skip to main content
skip to newscasts

Tuesday, February 27, 2024

Public News Service Logo
facebook instagram linkedin reddit youtube twitter
view newscast page
play newscast audioPlay

ND makes the grade in a national report evaluating public school support; SCOTUS justices express free speech concerns about GOP-backed social media laws; NH "kids on campus" program boosts retention; proposed law bans hemp sales to Hoosiers younger than 21.

view newscast page
play newscast audioPlay

The Supreme Court hears arguments on whether social media can restrict content. Biden advisors point to anti-democracy speeches at CPAC, and the President heads to the US-Mexico border appealing to voters on immigration and border issues.

view newscast page
play newscast audioPlay

David meets Goliath in Idaho pesticide conflict, to win over Gen Z voters, candidates are encouraged to support renewable energy and rural America needs help from Congress to continue affordable internet programs.

Biden’s Insulin Cap is a Start, But WV Residents Can’t Afford Other Prescription Meds

play audio
Play

Friday, September 16, 2022   

The Inflation Reduction Act signed by President Joe Biden last month caps the cost of insulin at $35 per month for seniors who have Medicare, beginning next year.

West Virginians say they approve the move - but many are struggling to cover the costs of other prescription medications.

According to the West Virginia Center on Budget and Policy, the Mountain State's per capita prescription drug cost increases outpaced national averages every day between 2001 and 2014, faster than all other health-care spending.

Wood County resident Lisa Doyle-Parsons said she's lost family members because of the high cost of doctor-prescribed medications.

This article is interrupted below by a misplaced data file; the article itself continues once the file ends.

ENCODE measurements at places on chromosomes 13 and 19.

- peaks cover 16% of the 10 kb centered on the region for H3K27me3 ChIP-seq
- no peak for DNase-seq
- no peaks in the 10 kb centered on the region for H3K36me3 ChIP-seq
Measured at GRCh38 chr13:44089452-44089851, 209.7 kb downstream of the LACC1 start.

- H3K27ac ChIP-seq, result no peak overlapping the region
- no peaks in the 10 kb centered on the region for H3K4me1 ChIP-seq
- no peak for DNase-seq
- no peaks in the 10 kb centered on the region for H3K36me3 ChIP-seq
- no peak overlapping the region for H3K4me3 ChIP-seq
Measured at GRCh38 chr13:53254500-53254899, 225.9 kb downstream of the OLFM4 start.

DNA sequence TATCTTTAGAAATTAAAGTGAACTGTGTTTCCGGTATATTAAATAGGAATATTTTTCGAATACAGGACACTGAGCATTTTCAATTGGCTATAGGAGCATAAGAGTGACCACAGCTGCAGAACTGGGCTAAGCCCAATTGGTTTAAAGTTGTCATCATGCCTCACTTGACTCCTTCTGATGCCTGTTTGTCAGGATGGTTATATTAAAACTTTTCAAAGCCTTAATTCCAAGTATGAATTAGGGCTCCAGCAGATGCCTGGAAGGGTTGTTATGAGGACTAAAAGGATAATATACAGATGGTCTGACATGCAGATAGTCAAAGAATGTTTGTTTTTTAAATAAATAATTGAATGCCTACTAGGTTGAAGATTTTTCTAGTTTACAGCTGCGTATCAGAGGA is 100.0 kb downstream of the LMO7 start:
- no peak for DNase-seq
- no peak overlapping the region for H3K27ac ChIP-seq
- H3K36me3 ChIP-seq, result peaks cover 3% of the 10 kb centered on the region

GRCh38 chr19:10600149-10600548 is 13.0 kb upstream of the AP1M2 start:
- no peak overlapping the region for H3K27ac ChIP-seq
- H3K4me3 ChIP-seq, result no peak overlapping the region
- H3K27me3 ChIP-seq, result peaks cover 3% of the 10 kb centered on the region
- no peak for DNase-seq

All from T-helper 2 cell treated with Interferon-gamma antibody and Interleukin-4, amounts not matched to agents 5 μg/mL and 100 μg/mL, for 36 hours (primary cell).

"I at 55 have outlived three of my five brothers," said Doyle-Parsons, "because they could not afford to have the medications they needed to keep them alive and to give them a quality of life."

A Morning Consult/PhRMA poll released earlier this summer found more than 80% of voters said health insurance companies - and large "middleman" corporations known as PBMs that negotiate prices between insurers and pharmacies - are directly responsible for the high cost of prescription drugs.

Mark Blum - executive director of the advocacy group America's Agenda: Health Care for All, and managing director of the America's Agenda Healthcare Education Fund - said many states have passed laws aimed at increasing transparency on prescription drug pricing.

Blum explained that one reform, called a reverse auction, requires PBM companies to bid on state contracts in order to create competition. He said states such as New Jersey and Oregon have saved billions of dollars.

"West Virginia hasn't looked at the reverse auction yet," said Blum, "but perhaps it will in the future. "

Since 2017, lawmakers in more than twenty-five states have introduced drug-pricing transparency legislation.




get more stories like this via email
more stories
A new report shows that people who complete Prop 47-funded programs like those offered at Safe Harbor Recovery Center in Los Angeles are much less likely to be reincarcerated. (Safe Harbor)

Social Issues

play sound

Programs intended to reduce the chances that someone will end up back behind bars are working, according to a new analysis of California state data…


Social Issues

play sound

Arizona is gearing up for its presidential preference election that takes place in less than a month, and registered Democrats and Republicans were …

play sound

You might say "every day is 'bring your child to college day'" at New Hampshire's Manchester Community College. On-campus childcare programs are …


Social Issues

play sound

The number of Black mothers in Ohio who die during or following pregnancy continues to climb and health advocates said they hope to shine a light on t…

Legislative supporters say had South Dakota taken part in a new federally funded summer meal program for low-income families, an estimated 54,000 children around the state would have benefited. (Adobe Stock)

Social Issues

play sound

It's been an uphill battle for childhood nutrition advocates to advance meal access policies in the South Dakota Legislature. However, organizers say …

Environment

play sound

A cooperative effort has seeded more than 26,000 acres in eastern Nevada. It's all in an effort to increase desirable grasses, forbs and shrubs while …

Social Issues

play sound

Texas postal customers, especially in rural areas, are experiencing delays in mail delivery, and some letter carriers feel it could get worse…

 

Phone: 303.448.9105 Toll Free: 888.891.9416 Fax: 208.247.1830 Your trusted member- and audience-supported news source since 1996 Copyright 2021